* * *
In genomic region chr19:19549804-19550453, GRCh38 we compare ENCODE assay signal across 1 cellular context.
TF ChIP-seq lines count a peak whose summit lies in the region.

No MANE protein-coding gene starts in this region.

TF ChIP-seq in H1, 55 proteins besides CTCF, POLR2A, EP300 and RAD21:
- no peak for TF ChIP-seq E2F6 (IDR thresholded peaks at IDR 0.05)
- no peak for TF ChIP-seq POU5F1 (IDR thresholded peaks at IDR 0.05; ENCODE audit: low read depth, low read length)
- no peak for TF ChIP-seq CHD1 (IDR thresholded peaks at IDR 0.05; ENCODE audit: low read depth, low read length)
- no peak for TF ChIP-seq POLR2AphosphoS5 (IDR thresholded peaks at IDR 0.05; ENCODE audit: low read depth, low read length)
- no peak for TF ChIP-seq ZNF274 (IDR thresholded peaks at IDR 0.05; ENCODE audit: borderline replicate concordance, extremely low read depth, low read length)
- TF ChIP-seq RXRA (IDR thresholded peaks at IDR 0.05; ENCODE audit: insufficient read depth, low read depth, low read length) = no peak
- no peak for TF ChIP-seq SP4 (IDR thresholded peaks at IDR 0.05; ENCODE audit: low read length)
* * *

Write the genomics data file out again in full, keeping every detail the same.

In genomic region chr19:19549804-19550453, GRCh38 we compare ENCODE assay signal across 1 cellular context.
TF ChIP-seq lines count a peak whose summit lies in the region.

No MANE protein-coding gene starts in this region.

TF ChIP-seq in H1, 55 proteins besides CTCF, POLR2A, EP300 and RAD21:
- no peak for TF ChIP-seq E2F6 (IDR thresholded peaks at IDR 0.05)
- no peak for TF ChIP-seq POU5F1 (IDR thresholded peaks at IDR 0.05; ENCODE audit: low read depth, low read length)
- no peak for TF ChIP-seq CHD1 (IDR thresholded peaks at IDR 0.05; ENCODE audit: low read depth, low read length)
- no peak for TF ChIP-seq POLR2AphosphoS5 (IDR thresholded peaks at IDR 0.05; ENCODE audit: low read depth, low read length)
- no peak for TF ChIP-seq ZNF274 (IDR thresholded peaks at IDR 0.05; ENCODE audit: borderline replicate concordance, extremely low read depth, low read length)
- TF ChIP-seq RXRA (IDR thresholded peaks at IDR 0.05; ENCODE audit: insufficient read depth, low read depth, low read length) = no peak
- no peak for TF ChIP-seq SP4 (IDR thresholded peaks at IDR 0.05; ENCODE audit: low read length)